Oscar follows Freddy everywhere, and from his side Freddy develops more and more interest in Oscar, until he is giving him the choice portions of the food he finds and prepares. And then one day Freddy lets him ride on his back, something that a male chimp never does, and certainly not the Big Boss who has a reputation to maintain.
The movie shows that over the coming days and weeks Freddy becomes devoted to Oscar. He grooms him, something usually reserved for those higher in the hierarchy, not the weakest member of the group who has nothing to offer in return; and he even lets Oscar sleep in his arms. He adopts Oscar, and Oscar is saved. The movie has a happy ending, thanks to love.
Life in that world is not easy, and there are no final happy endings in samsara. The rival gang of hungry chimps, seen off once thanks to Freddy’s teamwork, will be back. The chimps still have to hunt other monkeys for food — monkeys intelligent enough to realize they’ve been ambushed and that there is no escape from being ripped limb from limb (also hinted at, not shown.) The photography and scenery in the movie is spectacular, including scenes set in slow and fast motion, but beneath that seemingly enchanting cloud-wrapped canopy of trees lies a very traumatic world, none of whose inhabitants ever feels truly safe.
Spending over an hour in the company of chimps in this movie helps us see how similar to us they are in many ways – in terms of their wishes and fears, their maternal love, their cleverness at using tools to prepare food, the importance of teamwork to survival, their cultivated social relationships, their rivalry and violence, and their bodies. And Freddy’s unexpected reaction to Oscar, in particular, shows a remarkable, selfless love. No one could argue that this love is merely instinctive, because it does Freddy’s standing in the group no good when, preoccupied with Oscar, he is unable to cultivate his allies or patrol his borders. It works out okay for him as it happens, but he didn’t know this when he fell for the small bundle of love.
This movie is a good testimony to how animals can share with us the same emotions, feelings, ability to learn, sociability, and even self-awareness. They are in a lower realm, and they don’t have the opportunity to develop spiritually in this lifetime, but they have minds, they think and feel, and their Buddha nature is no different to ours. They are not mere bodies with instincts, devoid of sentience or thought, as many people claim in justification for treating them badly or as less than people.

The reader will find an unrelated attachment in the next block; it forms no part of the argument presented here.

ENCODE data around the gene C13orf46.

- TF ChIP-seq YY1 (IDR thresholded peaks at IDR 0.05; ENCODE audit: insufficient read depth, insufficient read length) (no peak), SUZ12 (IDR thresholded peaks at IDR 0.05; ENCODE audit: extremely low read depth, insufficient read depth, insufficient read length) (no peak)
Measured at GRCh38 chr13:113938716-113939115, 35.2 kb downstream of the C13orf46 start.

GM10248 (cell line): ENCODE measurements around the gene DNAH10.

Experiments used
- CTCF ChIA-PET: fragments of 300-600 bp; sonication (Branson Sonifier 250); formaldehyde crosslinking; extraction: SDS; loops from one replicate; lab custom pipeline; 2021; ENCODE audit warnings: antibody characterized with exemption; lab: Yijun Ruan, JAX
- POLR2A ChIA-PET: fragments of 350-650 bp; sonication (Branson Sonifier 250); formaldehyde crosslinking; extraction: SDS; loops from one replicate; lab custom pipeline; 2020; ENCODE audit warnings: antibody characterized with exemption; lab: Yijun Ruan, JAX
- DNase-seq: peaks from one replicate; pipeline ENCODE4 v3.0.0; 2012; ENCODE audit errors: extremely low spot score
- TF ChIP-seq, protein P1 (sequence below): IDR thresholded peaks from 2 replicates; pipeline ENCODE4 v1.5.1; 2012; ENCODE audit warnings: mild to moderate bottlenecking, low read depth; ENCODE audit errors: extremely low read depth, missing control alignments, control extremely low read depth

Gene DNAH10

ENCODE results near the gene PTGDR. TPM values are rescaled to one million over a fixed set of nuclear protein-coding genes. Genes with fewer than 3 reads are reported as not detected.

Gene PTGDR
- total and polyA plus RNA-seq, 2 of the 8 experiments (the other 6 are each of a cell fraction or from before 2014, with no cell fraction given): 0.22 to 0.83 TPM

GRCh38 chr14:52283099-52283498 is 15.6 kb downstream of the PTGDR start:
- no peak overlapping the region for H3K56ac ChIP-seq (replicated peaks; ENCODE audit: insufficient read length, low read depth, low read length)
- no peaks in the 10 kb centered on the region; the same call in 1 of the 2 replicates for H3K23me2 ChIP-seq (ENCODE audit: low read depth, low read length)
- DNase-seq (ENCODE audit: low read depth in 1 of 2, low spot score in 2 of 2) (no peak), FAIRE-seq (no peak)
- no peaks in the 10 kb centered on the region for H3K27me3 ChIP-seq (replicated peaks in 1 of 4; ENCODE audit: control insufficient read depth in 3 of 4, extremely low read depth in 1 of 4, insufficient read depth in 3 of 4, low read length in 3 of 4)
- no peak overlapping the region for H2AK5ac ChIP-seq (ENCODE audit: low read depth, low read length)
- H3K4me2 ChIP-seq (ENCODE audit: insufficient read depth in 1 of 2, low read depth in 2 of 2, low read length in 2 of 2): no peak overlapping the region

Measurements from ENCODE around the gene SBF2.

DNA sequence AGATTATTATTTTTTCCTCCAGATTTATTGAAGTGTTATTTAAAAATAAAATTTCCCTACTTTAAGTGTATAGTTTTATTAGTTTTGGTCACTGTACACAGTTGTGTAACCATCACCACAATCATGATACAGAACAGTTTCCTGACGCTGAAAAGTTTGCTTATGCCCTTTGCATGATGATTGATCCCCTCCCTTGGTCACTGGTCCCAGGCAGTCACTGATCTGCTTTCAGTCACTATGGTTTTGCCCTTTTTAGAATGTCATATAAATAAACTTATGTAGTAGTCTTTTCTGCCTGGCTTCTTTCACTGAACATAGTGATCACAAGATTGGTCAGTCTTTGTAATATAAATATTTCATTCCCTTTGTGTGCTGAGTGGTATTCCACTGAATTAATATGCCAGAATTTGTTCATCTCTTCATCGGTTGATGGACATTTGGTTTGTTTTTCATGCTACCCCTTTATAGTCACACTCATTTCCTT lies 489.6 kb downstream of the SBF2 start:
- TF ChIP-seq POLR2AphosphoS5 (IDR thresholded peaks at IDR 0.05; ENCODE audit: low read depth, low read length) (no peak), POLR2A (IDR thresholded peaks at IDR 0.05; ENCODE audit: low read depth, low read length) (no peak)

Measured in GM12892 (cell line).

“There is meaning in those eyes”
I saw an interview with some of the film-makers, who spent up to three years in the jungle with the chimps, and here are some of their remarks:
People watching this movie “can understand that the chimps’ potential and relationships are as watchable as a human drama.”
“Why did Freddy adopt Oscar? It was pure altruism. It was selfless looking after the young orphan where he hasn’t got an agenda.”
“When those eyes look out at you from a massive screen, there is meaning in those eyes, and we as human beings connect to them.”
“The chimps are very endangered, the rain forest is being cut down, they are part of the bush meat trade, living in fragmented patches of forest, threatened with extinction.”
“[The audience are] going to see that we are not the only beings with personalities and minds capable of thought.” ~ Jane Goodall.
By the way, for the parents amongst you, I can report that Tom Tom turned to us in the middle and whispered loudly, “I LOVE this movie!” Both kids pretended to be chimps after the auditorium emptied, running and jumping through the aisles, and even their own mother said she could not see that much difference between them and Oscar… ; – )
In Buddhism, person, being, self, and I are synonyms. Human beings are just one type of person. That has always made sense to me.
And my question to anyone who watches this and sees Oscar’s eyes is:
Who can believe that he is not a person?
Here are some interesting links to other chimpanzee and primate stories:
Here is a short tale involving one pelican and five human beings — an illustration of a world working properly.